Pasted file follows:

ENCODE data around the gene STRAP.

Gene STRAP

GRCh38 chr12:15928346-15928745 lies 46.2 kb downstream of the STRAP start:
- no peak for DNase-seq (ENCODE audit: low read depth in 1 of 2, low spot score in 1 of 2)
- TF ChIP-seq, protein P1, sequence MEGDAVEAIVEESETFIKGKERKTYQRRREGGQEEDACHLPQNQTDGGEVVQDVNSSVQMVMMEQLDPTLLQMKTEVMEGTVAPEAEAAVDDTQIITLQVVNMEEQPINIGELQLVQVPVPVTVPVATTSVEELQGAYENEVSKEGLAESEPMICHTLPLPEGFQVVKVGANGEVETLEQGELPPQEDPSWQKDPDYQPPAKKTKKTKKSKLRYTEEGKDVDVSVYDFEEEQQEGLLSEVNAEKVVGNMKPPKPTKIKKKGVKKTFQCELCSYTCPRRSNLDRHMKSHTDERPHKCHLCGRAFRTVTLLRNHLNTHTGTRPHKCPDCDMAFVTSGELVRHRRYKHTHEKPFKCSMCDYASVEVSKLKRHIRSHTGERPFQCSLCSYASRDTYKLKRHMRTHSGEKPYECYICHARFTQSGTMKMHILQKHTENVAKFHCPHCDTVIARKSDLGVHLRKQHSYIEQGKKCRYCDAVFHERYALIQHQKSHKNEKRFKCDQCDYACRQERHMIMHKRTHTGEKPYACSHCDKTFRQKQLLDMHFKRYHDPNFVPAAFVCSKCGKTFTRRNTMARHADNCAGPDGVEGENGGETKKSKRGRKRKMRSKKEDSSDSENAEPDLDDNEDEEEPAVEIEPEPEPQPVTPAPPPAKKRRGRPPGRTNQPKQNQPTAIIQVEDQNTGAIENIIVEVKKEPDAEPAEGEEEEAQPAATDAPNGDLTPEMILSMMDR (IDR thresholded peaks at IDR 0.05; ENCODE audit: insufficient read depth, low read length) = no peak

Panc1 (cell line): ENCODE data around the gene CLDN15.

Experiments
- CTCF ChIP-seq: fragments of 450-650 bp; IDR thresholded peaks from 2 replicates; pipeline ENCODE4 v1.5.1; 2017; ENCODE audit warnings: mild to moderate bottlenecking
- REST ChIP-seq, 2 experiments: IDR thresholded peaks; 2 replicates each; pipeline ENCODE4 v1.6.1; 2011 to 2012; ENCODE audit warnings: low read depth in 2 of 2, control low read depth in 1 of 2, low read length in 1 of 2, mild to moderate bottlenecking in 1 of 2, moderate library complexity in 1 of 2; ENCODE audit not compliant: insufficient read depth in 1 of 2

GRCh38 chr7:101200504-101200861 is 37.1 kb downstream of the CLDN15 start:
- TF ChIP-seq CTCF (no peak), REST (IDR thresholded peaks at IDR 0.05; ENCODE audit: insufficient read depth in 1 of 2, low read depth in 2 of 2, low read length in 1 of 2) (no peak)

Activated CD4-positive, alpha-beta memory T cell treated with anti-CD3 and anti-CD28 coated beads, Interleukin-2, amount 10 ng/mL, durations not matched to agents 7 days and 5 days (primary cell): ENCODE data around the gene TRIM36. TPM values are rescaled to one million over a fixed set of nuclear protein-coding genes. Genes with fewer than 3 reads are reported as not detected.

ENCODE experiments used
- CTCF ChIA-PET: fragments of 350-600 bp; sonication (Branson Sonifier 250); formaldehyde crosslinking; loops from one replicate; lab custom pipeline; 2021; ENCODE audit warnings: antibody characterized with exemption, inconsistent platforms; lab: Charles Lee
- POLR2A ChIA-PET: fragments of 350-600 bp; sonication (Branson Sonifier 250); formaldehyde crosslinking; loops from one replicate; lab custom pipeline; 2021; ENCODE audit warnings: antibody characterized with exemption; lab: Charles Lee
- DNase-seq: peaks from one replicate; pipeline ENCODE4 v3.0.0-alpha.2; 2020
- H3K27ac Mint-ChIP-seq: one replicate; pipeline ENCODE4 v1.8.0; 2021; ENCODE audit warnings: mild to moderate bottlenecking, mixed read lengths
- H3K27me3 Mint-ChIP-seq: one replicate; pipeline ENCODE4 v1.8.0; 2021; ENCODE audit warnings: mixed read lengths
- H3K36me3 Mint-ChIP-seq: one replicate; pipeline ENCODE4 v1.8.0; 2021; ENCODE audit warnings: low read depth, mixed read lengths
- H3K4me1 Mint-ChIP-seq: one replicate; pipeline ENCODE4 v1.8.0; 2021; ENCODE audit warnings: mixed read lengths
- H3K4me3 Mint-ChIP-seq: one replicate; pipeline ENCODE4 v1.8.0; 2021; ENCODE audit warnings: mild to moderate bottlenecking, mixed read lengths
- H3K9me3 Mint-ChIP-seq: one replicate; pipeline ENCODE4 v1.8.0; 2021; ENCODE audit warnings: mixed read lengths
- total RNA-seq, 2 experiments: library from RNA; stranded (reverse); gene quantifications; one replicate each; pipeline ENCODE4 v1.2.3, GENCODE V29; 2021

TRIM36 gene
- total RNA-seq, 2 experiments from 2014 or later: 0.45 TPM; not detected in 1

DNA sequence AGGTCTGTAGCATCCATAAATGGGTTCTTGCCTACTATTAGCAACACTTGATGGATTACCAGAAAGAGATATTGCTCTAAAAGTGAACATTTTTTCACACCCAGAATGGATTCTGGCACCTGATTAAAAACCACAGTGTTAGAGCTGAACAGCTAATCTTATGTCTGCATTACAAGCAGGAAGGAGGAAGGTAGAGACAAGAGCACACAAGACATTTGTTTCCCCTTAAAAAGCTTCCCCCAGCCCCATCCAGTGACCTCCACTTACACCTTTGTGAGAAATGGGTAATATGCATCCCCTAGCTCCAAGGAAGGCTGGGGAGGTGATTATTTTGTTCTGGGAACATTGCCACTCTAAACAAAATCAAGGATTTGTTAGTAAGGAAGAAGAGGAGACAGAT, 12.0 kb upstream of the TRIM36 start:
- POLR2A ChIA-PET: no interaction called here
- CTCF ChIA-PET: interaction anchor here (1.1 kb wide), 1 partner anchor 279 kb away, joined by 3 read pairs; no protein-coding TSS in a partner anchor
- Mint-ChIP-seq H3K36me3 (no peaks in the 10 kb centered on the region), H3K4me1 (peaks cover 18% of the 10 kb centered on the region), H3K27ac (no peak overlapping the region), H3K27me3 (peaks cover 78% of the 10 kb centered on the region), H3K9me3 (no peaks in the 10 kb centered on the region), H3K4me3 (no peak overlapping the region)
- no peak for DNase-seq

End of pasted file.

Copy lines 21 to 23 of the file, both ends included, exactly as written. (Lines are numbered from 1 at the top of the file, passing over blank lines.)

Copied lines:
- H3K4me3 Mint-ChIP-seq: one replicate; pipeline ENCODE4 v1.8.0; 2021; ENCODE audit warnings: mild to moderate bottlenecking, mixed read lengths
- H3K9me3 Mint-ChIP-seq: one replicate; pipeline ENCODE4 v1.8.0; 2021; ENCODE audit warnings: mixed read lengths
- total RNA-seq, 2 experiments: library from RNA; stranded (reverse); gene quantifications; one replicate each; pipeline ENCODE4 v1.2.3, GENCODE V29; 2021